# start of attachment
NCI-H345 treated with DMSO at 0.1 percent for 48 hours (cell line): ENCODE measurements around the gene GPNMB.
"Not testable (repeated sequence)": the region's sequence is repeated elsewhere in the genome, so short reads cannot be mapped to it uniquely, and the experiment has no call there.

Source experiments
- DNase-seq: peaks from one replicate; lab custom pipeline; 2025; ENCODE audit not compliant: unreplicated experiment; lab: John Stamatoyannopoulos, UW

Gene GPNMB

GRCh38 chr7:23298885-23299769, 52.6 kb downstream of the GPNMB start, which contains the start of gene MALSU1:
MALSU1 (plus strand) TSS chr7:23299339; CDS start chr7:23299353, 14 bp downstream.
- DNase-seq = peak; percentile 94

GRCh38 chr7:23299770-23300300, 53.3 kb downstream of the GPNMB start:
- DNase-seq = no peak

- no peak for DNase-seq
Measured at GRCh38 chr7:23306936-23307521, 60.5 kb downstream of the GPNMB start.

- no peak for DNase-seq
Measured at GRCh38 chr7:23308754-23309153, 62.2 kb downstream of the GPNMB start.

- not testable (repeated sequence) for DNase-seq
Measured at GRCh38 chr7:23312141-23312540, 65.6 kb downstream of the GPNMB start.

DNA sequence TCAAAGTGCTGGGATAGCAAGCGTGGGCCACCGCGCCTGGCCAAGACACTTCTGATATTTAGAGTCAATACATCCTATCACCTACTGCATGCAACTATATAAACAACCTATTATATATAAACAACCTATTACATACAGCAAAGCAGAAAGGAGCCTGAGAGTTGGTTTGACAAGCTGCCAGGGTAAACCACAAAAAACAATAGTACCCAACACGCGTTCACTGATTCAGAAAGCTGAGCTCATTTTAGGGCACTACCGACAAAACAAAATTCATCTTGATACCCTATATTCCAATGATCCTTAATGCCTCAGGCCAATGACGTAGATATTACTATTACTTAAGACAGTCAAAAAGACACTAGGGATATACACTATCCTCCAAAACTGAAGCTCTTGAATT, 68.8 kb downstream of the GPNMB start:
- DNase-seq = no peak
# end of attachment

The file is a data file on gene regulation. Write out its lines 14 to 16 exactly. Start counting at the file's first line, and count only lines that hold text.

Measured at GRCh38 chr7:23308754-23309153, 62.2 kb downstream of the GPNMB start.

- not testable (repeated sequence) for DNase-seq
Measured at GRCh38 chr7:23312141-23312540, 65.6 kb downstream of the GPNMB start.